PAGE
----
Former Chicago Cubs reliever Lee Smith was elected to the National Baseball Hall of Fame on Sunday. Here’s why his election was far overdue.
Standing at 6-foot-5 and seemingly just as wide, I immediately thought of how intimidating it must have been to have faced Smith as a hitter.
Even more mindblowing was the thought that Smith almost didn’t make it to the major leagues. After being drafted by the Cubs as a starting pitcher in the second round of the 1975 MLB Draft, Smith was soon told that he would be moved to the bullpen while in Double-A ball. He wasn’t having it.
“I quit. Billy (Williams) had to come to my house and convince me not to give up the game,” he told me as we walked through the lobby of the Sheraton Chicago.
I didn’t know it at the time, but it wasn’t exactly a secret that Billy saved Smith’s career.
In Smith’s defense, it was certainly a different time back then. Pitch counts were unheard of and the bullpen was an afterthought. To be “demoted” to the bullpen wasn’t much different than being demoted to the minor leagues.
Just a few years later, Smith had become one of the most dominant relief pitchers in all of baseball. He would go on to play eight years with the Cubs, reaching the All-Star Game in a Cubs uniform in 1983 and 1987. In 18 seasons, Smith recorded 478 saves and 1,251 strikeouts. Even at 37 years old, Smith went on to finish third in saves in 1995 with 37 behind Jose Mesa (46) and Randy Myers (38).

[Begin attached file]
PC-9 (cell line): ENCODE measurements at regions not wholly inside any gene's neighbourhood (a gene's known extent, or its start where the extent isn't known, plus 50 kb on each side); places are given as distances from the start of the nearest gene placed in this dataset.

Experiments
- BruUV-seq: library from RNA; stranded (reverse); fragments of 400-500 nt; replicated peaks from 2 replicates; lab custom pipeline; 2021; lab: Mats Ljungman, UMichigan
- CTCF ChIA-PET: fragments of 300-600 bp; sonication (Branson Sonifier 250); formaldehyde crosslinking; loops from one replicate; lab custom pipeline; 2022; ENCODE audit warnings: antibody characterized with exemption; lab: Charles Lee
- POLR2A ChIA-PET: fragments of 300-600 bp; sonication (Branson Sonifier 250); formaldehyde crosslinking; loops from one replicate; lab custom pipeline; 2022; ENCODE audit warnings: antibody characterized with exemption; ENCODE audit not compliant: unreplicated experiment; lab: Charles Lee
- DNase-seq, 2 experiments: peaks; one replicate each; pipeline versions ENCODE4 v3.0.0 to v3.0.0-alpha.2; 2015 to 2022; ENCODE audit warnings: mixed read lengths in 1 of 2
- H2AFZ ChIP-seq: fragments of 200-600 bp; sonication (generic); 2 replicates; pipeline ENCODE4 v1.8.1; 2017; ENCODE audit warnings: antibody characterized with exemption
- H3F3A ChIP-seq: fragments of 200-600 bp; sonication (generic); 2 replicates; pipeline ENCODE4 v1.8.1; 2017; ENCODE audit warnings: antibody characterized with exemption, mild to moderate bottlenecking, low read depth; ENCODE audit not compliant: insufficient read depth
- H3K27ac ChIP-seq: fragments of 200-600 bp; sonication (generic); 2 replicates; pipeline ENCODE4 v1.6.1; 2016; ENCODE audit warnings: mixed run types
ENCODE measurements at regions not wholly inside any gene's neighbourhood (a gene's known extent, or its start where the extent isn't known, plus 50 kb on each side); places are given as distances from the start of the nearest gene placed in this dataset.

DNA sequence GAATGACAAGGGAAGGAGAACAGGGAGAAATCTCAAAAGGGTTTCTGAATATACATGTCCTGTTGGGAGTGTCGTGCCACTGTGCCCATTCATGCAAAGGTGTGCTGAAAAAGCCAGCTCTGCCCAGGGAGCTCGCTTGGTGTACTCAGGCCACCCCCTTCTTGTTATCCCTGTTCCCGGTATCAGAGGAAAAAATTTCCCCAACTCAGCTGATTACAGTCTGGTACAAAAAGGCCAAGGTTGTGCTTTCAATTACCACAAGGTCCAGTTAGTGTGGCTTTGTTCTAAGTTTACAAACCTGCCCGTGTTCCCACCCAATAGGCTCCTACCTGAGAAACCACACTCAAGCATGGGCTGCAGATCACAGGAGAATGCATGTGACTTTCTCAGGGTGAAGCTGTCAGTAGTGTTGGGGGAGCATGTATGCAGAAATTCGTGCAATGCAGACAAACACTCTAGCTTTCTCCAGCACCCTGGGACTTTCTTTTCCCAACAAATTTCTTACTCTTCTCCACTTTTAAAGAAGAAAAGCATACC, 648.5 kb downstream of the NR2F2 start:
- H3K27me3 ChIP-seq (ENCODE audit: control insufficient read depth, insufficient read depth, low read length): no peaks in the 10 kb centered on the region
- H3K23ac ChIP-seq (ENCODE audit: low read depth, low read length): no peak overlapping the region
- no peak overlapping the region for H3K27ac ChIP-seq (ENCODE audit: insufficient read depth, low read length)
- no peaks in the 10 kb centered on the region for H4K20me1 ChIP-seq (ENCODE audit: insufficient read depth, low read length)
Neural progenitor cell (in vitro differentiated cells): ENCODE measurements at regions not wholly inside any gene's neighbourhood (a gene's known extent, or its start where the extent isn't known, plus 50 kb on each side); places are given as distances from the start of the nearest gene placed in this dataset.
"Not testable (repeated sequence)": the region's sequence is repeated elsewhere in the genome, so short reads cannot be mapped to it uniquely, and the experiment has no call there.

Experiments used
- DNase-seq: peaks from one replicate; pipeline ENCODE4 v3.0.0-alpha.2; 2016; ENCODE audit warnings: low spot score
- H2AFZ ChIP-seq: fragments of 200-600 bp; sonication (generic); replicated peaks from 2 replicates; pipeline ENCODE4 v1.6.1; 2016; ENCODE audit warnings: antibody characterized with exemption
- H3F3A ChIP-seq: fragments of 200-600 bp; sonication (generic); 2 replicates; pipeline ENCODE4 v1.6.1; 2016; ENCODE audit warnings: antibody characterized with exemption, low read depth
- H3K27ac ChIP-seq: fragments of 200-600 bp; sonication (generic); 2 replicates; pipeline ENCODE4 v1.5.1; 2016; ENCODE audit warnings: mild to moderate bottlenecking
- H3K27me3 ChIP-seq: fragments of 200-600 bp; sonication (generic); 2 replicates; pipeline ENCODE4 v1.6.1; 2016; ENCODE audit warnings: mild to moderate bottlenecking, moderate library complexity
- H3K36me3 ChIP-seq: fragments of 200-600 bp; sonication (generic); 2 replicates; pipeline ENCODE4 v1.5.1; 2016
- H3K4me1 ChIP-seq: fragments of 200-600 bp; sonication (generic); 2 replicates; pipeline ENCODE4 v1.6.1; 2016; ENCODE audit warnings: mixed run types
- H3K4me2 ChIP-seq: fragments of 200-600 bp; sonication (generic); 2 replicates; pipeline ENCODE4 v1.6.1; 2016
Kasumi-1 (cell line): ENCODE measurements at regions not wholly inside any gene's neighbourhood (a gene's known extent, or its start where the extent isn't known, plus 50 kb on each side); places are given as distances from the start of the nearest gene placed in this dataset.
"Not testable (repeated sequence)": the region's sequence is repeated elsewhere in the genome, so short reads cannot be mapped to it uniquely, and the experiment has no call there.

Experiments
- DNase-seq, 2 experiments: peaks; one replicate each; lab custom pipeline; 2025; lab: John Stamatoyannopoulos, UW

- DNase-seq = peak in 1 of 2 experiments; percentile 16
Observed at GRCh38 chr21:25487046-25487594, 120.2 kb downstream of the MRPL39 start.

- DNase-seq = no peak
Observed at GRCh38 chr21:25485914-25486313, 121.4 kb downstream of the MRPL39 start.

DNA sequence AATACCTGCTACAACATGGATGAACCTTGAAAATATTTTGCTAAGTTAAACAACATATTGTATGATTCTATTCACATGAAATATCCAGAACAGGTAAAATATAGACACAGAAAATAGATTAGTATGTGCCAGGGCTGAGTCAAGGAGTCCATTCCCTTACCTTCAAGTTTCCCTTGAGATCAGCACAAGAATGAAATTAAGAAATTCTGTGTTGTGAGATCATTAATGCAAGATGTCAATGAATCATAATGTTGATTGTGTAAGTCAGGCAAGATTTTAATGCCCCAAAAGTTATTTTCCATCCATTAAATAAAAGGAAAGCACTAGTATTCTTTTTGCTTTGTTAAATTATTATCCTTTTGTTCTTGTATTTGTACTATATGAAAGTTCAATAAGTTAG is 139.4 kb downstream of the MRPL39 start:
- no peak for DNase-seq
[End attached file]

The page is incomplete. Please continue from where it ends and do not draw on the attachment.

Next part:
In 18 seasons, Lee Smith pitched 1289.1 innings. He recorded 1,251 strikeouts.
In 19 seasons, Mariano Rivera pitched 1283.2 innings. He recorded 1,173 strikeouts.
Seriously. In just six innings of more work, Smith recorded 78 more strikeouts than Mariano Rivera. Explain to me why it took 21 years after his retirement for Smith to get elected to the Baseball Hall of Fame?
Smith (478) sits at third on the all-time saves list, behind only Mariano Rivera (652) and Trevor Hoffman (601). A 2016 Fox Sports article lists Smith as the fourth greatest closer of all time, behind Rivera, Dennis Eckersley, and Hoffman.
Smith’s election is sorely overdue. Given the heavy focus on relievers and closers in today’s game, it’s wild to think that the closer with the third most saves in baseball history who has more strikeouts than Mariano Rivera is finally being elected to the Hall of Fame over 20 years after retiring.
In reality, Smith’s election could be a signal of elections to come. There’s no doubt that Smith helped to revolutionize the game by helping to put a strong emphasis on the bullpen and closer role, something that was looked down upon at the beginning of his career. His contributions to the game were finally recognized on Saturday as Smith earned all 16 potential votes for election to the Hall of Fame.
There’s certainly a lot of flaws with the Hall of Fame voting system, but they got it right this time. In just a few short months, Smith will be joining the ranks of the rest of baseball’s greats in Cooperstown. To top it off, he’ll be decked out in a Cubs hat on his brand new, shiny plaque.
I’m sure Smith would tell you it was worth the wait. After all, he’s used to coming into the game in the ninth inning.